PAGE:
What happens to security vulnerabilities when you move to the cloud? It may be “a little” better to say that “traditional vulnerabilities are no longer an issue,” depending on your implementation model and modernization level. However, the overall cloud vulnerability risk perspective is better in the cloud environment, so make a move and enjoy the security advantages!
As many firms are shifting to the cloud environment, the ownership of vulnerabilities is impacted more or less than operations commitments and ownership change. The responsibility model shows the differences whether your data center is on-premise or not by using Infrastructure-as-a-Service in a managed data center and by using Platform-as-a-Service for serverless functions and capabilities, or Software-as-a-Service. Vulnerabilities can be noticed and must be mitigated in everything you are responsible for and manage. Vulnerabilities Do Not Disappear When Moving to the Cloud.
There are essentially two ways to “move” to the cloud. Cloud Vulnerability management tools and processes are impacted by how you migrate to the cloud. Moving your existing data center systems from a physical/virtual environment to a public cloud infrastructure provider is the fastest way to get started. Using a “Lift and Shift” strategy, some businesses will move all their legacy data center systems at once.
The hybrid method is another, more time-consuming approach to migration. When used in the data center, Lift and Shift has a significant impact on all assets, applications, and teams. With a hybrid approach, an organization controls what goes where, when, and how it’s stored in the cloud. The majority of businesses still use On-premise data centers because they’re cheaper than cloud computing and can seamlessly mitigate the cloud vulnerabilities.
Cloud migration with older, traditional legacy operating systems is the easiest way to Lift and Shift. When others manage networking, storage, and bare-metal servers, cloud vulnerabilities may be reduced at the infrastructure layer. Verify strong security with the provider by reading the SOC2 and ensuring you have strong contracts and patching. Some businesses will spend more time and resources to update and patch their operating systems, removing their legacy systems and moving all of their current applications to those systems. This method will eliminate the existing risk, but the ongoing system and vulnerability lifecycle management are necessary to keep the risk minimum.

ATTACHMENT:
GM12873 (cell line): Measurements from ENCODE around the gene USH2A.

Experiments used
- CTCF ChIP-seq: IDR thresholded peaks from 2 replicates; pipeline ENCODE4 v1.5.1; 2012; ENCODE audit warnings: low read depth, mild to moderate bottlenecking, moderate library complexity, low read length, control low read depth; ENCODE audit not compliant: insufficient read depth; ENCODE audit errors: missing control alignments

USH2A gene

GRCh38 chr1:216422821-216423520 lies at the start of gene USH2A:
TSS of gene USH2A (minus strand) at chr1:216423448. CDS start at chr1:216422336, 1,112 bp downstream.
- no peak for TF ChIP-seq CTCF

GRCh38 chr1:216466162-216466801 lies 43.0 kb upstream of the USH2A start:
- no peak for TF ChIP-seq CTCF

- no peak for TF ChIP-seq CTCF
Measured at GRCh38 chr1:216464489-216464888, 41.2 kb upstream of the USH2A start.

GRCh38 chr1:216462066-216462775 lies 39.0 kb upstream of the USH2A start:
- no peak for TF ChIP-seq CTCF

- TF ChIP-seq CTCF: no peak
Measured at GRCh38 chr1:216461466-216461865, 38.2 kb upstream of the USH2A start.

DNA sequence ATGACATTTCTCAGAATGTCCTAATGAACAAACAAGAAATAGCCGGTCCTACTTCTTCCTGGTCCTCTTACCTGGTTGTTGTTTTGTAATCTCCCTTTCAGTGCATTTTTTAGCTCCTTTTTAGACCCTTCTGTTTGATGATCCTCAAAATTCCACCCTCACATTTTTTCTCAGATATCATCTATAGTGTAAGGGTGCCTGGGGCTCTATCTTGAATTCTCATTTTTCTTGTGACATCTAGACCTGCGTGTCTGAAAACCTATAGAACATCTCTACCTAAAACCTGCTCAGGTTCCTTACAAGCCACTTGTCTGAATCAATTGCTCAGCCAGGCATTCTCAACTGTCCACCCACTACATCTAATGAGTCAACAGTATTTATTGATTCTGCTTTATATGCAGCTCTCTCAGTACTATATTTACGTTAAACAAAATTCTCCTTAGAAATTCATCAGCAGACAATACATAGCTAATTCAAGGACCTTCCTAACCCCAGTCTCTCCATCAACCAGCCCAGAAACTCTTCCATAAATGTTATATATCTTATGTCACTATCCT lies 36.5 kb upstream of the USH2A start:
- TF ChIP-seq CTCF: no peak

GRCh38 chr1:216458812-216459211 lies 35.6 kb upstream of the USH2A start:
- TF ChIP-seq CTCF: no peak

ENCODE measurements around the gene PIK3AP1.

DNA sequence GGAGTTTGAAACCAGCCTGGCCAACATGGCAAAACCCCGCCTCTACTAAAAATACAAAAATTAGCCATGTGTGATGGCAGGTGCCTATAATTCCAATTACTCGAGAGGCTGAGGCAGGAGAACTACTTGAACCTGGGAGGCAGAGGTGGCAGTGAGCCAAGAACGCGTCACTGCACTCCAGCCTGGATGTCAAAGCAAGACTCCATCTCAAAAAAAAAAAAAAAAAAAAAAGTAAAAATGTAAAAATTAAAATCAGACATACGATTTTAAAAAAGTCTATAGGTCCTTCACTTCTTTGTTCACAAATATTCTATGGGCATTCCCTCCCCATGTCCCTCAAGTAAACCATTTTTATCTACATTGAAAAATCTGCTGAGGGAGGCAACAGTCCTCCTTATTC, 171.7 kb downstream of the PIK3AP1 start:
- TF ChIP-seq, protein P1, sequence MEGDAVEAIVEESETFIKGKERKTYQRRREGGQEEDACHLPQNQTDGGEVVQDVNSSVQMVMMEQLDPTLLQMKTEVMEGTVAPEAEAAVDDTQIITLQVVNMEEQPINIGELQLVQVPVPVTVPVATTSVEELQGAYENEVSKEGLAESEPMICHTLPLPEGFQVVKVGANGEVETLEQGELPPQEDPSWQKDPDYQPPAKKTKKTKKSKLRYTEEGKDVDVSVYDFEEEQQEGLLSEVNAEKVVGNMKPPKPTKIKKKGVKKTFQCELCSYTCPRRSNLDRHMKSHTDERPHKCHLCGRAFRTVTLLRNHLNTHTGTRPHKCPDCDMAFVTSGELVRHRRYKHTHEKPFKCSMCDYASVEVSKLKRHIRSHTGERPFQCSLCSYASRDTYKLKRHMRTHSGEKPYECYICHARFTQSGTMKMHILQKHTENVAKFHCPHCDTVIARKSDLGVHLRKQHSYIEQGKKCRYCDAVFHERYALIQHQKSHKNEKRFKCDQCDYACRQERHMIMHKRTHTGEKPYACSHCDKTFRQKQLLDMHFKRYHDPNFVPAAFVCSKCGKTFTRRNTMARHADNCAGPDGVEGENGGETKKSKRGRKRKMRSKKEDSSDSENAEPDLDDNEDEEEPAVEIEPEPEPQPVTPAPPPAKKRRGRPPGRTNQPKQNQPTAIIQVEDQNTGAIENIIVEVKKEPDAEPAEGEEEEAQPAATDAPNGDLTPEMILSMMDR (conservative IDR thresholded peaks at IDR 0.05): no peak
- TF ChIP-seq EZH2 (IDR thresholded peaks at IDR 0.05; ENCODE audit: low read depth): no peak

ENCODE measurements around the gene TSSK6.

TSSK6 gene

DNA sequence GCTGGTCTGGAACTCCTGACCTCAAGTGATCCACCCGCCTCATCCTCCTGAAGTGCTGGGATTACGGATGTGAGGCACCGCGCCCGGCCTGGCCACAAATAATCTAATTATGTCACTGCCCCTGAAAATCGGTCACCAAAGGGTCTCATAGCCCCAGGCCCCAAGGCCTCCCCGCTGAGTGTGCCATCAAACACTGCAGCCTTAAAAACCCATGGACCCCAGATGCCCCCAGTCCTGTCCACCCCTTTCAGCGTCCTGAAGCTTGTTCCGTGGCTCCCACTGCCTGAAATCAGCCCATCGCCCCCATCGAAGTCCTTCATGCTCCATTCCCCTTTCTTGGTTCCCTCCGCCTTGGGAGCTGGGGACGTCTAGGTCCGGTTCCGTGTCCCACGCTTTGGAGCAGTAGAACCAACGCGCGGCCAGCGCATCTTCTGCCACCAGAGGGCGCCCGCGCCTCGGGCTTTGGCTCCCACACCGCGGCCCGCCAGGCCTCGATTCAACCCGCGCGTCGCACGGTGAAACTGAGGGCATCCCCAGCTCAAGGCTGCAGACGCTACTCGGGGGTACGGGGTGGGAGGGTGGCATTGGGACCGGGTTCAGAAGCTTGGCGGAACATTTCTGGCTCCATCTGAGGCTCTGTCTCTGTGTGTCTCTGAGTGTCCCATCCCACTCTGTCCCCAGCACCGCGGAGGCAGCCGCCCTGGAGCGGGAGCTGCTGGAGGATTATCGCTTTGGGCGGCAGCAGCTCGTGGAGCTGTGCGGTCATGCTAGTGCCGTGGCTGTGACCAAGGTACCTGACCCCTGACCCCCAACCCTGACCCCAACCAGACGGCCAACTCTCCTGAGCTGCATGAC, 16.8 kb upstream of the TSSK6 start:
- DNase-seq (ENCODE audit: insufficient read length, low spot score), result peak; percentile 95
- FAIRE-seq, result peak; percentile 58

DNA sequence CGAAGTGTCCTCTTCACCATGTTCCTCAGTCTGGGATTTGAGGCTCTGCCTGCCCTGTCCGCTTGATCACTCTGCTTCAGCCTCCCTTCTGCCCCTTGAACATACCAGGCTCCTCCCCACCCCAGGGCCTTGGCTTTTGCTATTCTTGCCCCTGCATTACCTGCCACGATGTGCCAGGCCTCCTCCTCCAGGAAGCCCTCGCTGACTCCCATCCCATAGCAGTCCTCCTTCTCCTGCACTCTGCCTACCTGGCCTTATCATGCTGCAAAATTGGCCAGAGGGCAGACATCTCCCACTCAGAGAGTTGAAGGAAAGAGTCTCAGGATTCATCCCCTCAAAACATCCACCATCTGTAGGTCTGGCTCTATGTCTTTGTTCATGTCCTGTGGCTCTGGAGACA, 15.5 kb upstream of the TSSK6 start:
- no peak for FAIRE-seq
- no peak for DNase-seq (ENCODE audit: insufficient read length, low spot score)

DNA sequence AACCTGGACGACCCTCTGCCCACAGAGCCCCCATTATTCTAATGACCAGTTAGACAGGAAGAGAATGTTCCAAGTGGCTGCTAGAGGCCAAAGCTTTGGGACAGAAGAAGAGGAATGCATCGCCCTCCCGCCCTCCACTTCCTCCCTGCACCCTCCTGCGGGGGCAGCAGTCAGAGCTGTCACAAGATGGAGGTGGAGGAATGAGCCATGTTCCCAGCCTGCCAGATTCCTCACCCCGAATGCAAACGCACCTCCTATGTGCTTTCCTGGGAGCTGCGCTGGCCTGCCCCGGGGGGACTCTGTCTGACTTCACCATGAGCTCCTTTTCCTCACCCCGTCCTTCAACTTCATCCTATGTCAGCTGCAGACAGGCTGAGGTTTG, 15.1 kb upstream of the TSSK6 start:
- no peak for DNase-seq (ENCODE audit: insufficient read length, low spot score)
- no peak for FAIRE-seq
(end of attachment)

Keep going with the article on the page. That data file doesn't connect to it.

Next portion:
Patch management is critical when migrating to IaaS because your security issues will be moved to a different part of the board without it. Blue/Green servers will assist companies in reducing patching process risks as their IaaS approaches mature. The baseline server is patched and has vulnerabilities remedied in a Blue/Green mode so that it can be used as a Golden Image by all servers. These servers are rebuilt on a regular basis using Infrastructure-as-Code to create a new pool of server infrastructure free of vulnerabilities that are swapped in to replace the existing servers in that workload. Systems can be patched and rebooted without affecting service or requiring downtime.
PaaS’ traditional legacy vulnerability landscape disappears as workloads mature due to the modernization of the applications. Server operating systems and middleware components on Windows and Linux no longer require patching. Great! However, this does not mean that attackers’ vulnerabilities and threat perceptions are gone. Vulnerability management has been shifted to the left in favor of more Agile or DevOps terminology. The configuration and management of services are now more critical than ever before.
APIs in Serverless Environments
APIs are the new digital currency in the serverless environment, and it is crucial to safeguard them against vulnerabilities caused by faulty configuration or operations. Implementing new tools in security and configuration compliance within the Cloud Management Platform and API Management solutions spaces will serve to minimize vulnerabilities in serverless environments. The supply chain for 3rd party code is another way exploitable vulnerabilities are shifted left. Using provenance verification tools and code security can reduce the risk of injected malware or code vulnerabilities infecting your organization.
Eliminate Servers and Provide Data Protection
The cloud SaaS provider’s responsibility is to protect the infrastructure and manage the application when a business decides to use one. Vulnerabilities discovered by traditional vulnerability scanners do not apply in this case. The customer is still in charge of managing their own identities and access rights in this situation. The traditional Cloud Access can give an additional identity, authorization, access control, and data transfer protection mechanisms.
Vulnerabilities in the Cloud Provider Infrastructure
Vulnerabilities in the cloud infrastructure of cloud service providers are extremely rare occurrences. Additionally, the major cloud infrastructure providers have matured and are quick to patch their infrastructure. As you may be aware, cloud infrastructure platforms include various custom and commercially available software and hardware components. Intruders who know what software or hardware is being used in a cloud architecture could exploit well-known security flaws to gain administrative privileges or access data shared among tenants. Although security researchers have shown that this is a possibility, exploiting it is difficult.
Unless you’re working on highly sensitive projects for the government or military, securing these areas isn’t a high priority or a high-risk today. Most cloud migration strategies reduce your environment’s overall vulnerabilities as a side effect. Moving to the cloud can help mitigate the number, exploitability, and consequences of vulnerabilities if you’ve been working hard to find and fix them all. Go for it!